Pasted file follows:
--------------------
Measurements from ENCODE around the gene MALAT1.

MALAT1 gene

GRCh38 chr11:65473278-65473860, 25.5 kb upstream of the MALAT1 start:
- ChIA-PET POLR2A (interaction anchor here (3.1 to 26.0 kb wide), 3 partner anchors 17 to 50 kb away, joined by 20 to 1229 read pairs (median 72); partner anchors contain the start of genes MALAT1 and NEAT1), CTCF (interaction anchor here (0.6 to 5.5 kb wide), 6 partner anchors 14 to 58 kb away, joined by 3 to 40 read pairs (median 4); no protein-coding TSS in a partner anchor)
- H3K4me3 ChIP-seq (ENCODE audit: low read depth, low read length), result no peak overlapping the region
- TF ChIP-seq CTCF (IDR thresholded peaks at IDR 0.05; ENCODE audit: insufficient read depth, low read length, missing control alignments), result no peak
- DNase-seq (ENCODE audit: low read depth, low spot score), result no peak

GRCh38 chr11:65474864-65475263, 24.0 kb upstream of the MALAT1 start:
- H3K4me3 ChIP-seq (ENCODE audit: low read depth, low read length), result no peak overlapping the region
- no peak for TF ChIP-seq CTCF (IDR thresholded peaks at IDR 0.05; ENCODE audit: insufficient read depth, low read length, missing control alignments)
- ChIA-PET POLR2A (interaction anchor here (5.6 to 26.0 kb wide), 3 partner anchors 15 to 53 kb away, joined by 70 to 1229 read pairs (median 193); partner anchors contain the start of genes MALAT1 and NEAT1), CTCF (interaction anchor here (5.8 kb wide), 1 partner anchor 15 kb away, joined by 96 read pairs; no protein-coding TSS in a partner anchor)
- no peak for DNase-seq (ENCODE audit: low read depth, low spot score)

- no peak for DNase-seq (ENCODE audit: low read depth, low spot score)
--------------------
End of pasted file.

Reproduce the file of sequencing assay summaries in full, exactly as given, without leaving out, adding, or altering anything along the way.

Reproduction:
Measurements from ENCODE around the gene MALAT1.

MALAT1 gene

GRCh38 chr11:65473278-65473860, 25.5 kb upstream of the MALAT1 start:
- ChIA-PET POLR2A (interaction anchor here (3.1 to 26.0 kb wide), 3 partner anchors 17 to 50 kb away, joined by 20 to 1229 read pairs (median 72); partner anchors contain the start of genes MALAT1 and NEAT1), CTCF (interaction anchor here (0.6 to 5.5 kb wide), 6 partner anchors 14 to 58 kb away, joined by 3 to 40 read pairs (median 4); no protein-coding TSS in a partner anchor)
- H3K4me3 ChIP-seq (ENCODE audit: low read depth, low read length), result no peak overlapping the region
- TF ChIP-seq CTCF (IDR thresholded peaks at IDR 0.05; ENCODE audit: insufficient read depth, low read length, missing control alignments), result no peak
- DNase-seq (ENCODE audit: low read depth, low spot score), result no peak

GRCh38 chr11:65474864-65475263, 24.0 kb upstream of the MALAT1 start:
- H3K4me3 ChIP-seq (ENCODE audit: low read depth, low read length), result no peak overlapping the region
- no peak for TF ChIP-seq CTCF (IDR thresholded peaks at IDR 0.05; ENCODE audit: insufficient read depth, low read length, missing control alignments)
- ChIA-PET POLR2A (interaction anchor here (5.6 to 26.0 kb wide), 3 partner anchors 15 to 53 kb away, joined by 70 to 1229 read pairs (median 193); partner anchors contain the start of genes MALAT1 and NEAT1), CTCF (interaction anchor here (5.8 kb wide), 1 partner anchor 15 kb away, joined by 96 read pairs; no protein-coding TSS in a partner anchor)
- no peak for DNase-seq (ENCODE audit: low read depth, low spot score)

- no peak for DNase-seq (ENCODE audit: low read depth, low spot score)